The Story Behind Thanksgiving

The Story Behind Thanksgiving

"All currencies rely on a fiction, but Chinamasa had accidentally let slip that ours was going to be backed up by a particularly weak one. After all, how do you counterfeit a counterfeit?" [source]

Today is Thanksgiving for all of our friends in the US of A. Happy Thanksgiving everyone. This is a holiday that no matter where you are in the world, you can take a minute to ponder things that you’re thankful for.

If you live in the USA, you should be thankful for a republic system that passes on power peacefully from disagreeing parties. That’s a true blessing.

"The first time in the history of the world that a group in power had relinquished power without violence or threat of violence" was 12 years after the US Constitution was formed. It happened when John Adams passed over the presidency to Thomas Jefferson. They passed along power "simply because the people said that’s what they wanted." It was called the Revolution of 1800. [source]

The republic of the USA is something to be thankful for, no matter where you stand on the political line.

The story of how Thanksgiving started is a miraculous one. William Bradford was the governor of the pilgrim settlement that came to America in 1620. This recounting is taken directly from his diary.

In the summer of 1623, the corn crop that the Pilgrims had so carefully planned was threatened:

"By a great drought which continued from the third week in May, till about the middle of July, without any rain and with great heat for the most part, insomuch as the corn began to wither away…It began to languish sore, and some of the drier grounds were parched like withered hay…Upon which they set apart a solemn day of humiliation to seek the Lord by humble and fervent prayer…And He was pleased to give them a gracious and speedy answer, both to their own and the Indians’ admiration [i.e. amazement]…For all the morning, and greatest part of the day, it was clear weather and very hot, and not a cloud or any sign of rain to be seen; yet toward evening it began to overcast, and shortly after to rain with such sweet and gentle showers as gave them cause of rejoicing and blessing God."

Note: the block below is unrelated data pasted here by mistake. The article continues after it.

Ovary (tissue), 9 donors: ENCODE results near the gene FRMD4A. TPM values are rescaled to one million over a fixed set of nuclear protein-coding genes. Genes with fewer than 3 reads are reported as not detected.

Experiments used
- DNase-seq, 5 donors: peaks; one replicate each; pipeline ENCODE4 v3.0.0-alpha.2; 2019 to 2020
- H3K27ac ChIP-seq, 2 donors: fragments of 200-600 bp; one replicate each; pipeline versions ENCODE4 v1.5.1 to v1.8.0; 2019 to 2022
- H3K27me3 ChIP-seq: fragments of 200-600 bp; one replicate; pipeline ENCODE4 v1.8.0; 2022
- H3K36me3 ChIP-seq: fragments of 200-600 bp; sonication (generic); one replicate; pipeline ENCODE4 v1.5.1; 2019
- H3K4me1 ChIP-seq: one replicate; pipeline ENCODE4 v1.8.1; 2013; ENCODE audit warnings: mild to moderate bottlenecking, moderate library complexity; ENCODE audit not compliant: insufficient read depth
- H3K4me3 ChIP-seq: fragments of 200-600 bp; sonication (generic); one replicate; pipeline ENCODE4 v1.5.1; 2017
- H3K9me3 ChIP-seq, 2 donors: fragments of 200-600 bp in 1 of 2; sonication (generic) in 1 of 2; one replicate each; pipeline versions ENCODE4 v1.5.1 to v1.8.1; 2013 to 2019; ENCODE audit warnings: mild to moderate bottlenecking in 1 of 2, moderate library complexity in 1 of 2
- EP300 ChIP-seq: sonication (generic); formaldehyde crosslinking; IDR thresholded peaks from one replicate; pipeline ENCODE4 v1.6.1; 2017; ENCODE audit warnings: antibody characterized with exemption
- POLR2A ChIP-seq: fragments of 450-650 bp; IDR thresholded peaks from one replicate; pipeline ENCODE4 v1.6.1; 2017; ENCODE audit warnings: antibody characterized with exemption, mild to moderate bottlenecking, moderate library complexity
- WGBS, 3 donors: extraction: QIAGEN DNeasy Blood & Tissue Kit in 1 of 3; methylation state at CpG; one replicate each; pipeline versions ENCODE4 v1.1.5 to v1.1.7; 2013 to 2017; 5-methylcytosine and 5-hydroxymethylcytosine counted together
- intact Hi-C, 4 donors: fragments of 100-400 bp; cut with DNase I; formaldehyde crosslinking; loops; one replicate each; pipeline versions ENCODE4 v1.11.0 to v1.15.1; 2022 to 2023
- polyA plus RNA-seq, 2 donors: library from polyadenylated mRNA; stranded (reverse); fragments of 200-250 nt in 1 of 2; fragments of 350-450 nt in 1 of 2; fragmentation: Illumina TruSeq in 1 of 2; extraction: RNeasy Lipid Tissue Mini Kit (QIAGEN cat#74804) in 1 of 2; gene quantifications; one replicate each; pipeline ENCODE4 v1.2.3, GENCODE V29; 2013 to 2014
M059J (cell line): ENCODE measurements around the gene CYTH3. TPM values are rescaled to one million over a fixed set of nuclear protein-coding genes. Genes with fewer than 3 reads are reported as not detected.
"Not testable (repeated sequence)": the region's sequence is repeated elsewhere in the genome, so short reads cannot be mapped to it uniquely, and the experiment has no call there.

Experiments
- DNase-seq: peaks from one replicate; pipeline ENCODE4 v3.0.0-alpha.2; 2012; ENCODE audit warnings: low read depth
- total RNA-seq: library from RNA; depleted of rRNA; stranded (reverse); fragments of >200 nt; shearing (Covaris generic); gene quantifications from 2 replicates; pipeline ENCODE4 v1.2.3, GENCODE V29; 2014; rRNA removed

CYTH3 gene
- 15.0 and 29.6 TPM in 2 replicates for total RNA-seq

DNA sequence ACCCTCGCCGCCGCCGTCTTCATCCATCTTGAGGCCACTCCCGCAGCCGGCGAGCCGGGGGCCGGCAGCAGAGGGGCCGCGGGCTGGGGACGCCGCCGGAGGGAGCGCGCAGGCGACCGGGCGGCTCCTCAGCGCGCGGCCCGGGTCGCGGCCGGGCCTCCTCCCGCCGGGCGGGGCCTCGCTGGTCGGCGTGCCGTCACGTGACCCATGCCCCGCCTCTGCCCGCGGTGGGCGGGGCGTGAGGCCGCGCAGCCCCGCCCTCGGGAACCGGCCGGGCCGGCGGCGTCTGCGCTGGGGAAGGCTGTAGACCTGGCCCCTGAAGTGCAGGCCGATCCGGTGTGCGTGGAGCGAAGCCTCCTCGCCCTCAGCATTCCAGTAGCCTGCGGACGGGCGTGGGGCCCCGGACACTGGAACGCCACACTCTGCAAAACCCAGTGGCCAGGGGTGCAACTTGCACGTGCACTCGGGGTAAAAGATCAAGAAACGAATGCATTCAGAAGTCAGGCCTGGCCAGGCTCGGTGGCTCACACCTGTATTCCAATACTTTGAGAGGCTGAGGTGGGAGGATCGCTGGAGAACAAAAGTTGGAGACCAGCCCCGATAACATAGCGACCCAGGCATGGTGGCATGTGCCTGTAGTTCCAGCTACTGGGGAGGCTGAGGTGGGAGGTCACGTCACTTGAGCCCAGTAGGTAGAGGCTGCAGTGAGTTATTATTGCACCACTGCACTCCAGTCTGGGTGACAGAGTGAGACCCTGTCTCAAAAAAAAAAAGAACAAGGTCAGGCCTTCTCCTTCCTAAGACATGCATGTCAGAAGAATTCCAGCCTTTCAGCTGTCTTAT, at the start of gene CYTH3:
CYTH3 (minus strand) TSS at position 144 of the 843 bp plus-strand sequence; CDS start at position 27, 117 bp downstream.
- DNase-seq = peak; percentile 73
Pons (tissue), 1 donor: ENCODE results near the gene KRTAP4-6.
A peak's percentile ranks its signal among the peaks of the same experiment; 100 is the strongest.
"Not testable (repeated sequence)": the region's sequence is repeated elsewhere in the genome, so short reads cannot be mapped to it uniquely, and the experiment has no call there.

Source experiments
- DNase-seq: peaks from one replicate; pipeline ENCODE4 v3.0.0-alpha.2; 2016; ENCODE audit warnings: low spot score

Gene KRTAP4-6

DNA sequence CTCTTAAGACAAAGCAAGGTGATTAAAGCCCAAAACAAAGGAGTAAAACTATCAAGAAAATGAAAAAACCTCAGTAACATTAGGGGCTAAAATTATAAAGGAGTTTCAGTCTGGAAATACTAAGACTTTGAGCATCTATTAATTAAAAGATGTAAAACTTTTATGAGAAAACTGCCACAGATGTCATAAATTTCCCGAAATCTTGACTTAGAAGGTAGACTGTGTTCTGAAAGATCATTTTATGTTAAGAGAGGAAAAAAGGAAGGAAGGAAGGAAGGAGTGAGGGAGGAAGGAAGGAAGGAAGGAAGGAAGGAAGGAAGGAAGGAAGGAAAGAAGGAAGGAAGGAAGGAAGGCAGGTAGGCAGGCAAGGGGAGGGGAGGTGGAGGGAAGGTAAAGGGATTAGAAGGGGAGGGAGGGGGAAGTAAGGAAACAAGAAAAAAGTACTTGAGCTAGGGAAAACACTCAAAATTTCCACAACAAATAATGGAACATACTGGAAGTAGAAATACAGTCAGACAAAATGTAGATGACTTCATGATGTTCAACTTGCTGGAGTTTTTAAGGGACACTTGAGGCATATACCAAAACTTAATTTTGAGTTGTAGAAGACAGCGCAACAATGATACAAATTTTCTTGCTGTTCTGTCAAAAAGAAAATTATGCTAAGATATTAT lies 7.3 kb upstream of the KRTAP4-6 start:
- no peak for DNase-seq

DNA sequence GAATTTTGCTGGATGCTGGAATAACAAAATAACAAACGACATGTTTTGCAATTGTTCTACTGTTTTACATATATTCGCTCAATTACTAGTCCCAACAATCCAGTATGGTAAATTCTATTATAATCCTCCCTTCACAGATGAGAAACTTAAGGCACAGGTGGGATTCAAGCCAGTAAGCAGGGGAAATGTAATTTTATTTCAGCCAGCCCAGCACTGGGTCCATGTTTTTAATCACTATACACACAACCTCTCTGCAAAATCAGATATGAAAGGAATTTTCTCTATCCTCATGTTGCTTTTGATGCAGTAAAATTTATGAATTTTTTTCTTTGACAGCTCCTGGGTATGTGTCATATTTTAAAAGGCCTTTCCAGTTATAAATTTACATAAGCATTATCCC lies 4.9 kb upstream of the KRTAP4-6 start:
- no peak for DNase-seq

Normally, if rain had fallen at all in such conditions, it would have been in the form of a thunderstorm, which would have beaten down the corn and destroyed the last hope of a harvest. But on this occasion, Bradford went on to relate,

"It came without either wind or thunder or any violence, and by degrees in that abundance as that the earth was thoroughly…soaked therewith. Which did so apparently revive and quicken the decayed corn and other fruits, as was wonderful to see, and made the Indians astonished to behold. And afterwards, the Lord sent them such seasonable showers, with interchange of fair warm weather as, through His blessing, caused a fruitful and liberal harvest…For which mercy, in time convenient, they also set apart a day of thanksgiving.”

The quote at the beginning of this post is a sobering one regarding what’s happening in the Zimbabwean economic system. You may need your own Thanksgiving story this year. We hope this post encourages you and causes you to reflect on the things that you can be thankful for in your own life and the hope that we can have in a better future.

Talk to you soon.

(photo via hckyso)